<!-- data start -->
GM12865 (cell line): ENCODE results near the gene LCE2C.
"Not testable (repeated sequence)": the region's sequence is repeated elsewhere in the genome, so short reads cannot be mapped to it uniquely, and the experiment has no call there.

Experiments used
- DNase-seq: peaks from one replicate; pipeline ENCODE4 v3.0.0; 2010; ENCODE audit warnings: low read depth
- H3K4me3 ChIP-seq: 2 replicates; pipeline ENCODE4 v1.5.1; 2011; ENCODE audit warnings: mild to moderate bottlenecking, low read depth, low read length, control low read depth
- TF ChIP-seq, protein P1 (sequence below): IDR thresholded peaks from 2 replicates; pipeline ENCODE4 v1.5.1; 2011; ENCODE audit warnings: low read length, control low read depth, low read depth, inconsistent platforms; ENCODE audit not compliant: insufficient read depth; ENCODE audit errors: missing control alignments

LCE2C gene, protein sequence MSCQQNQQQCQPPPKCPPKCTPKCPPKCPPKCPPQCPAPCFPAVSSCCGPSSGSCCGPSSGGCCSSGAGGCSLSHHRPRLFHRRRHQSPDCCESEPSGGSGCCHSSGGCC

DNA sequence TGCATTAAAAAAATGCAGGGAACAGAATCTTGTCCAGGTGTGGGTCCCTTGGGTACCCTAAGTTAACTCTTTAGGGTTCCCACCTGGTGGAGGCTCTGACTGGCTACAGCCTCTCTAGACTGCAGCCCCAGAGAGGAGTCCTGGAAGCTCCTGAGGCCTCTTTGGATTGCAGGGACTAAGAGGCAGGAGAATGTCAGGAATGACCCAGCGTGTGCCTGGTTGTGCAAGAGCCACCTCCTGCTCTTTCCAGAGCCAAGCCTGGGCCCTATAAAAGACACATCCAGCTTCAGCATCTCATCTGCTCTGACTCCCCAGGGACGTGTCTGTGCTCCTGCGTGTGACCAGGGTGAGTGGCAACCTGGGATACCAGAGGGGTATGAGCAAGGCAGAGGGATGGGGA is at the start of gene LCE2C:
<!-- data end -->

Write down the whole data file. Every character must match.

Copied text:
GM12865 (cell line): ENCODE results near the gene LCE2C.
"Not testable (repeated sequence)": the region's sequence is repeated elsewhere in the genome, so short reads cannot be mapped to it uniquely, and the experiment has no call there.

Experiments used
- DNase-seq: peaks from one replicate; pipeline ENCODE4 v3.0.0; 2010; ENCODE audit warnings: low read depth
- H3K4me3 ChIP-seq: 2 replicates; pipeline ENCODE4 v1.5.1; 2011; ENCODE audit warnings: mild to moderate bottlenecking, low read depth, low read length, control low read depth
- TF ChIP-seq, protein P1 (sequence below): IDR thresholded peaks from 2 replicates; pipeline ENCODE4 v1.5.1; 2011; ENCODE audit warnings: low read length, control low read depth, low read depth, inconsistent platforms; ENCODE audit not compliant: insufficient read depth; ENCODE audit errors: missing control alignments

LCE2C gene, protein sequence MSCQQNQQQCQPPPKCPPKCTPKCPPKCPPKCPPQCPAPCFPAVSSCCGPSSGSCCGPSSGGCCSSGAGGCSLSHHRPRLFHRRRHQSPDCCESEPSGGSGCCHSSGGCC

DNA sequence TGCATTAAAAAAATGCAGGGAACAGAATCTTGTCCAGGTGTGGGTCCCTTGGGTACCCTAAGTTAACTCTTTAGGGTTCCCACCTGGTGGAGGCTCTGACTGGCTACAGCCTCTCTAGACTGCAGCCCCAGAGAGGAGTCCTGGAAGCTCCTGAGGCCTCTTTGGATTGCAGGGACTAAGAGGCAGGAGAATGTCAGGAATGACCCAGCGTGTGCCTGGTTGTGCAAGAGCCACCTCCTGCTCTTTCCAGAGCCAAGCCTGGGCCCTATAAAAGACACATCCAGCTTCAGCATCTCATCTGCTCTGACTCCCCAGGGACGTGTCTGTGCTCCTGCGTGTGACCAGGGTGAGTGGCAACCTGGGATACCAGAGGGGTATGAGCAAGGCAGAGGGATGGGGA is at the start of gene LCE2C: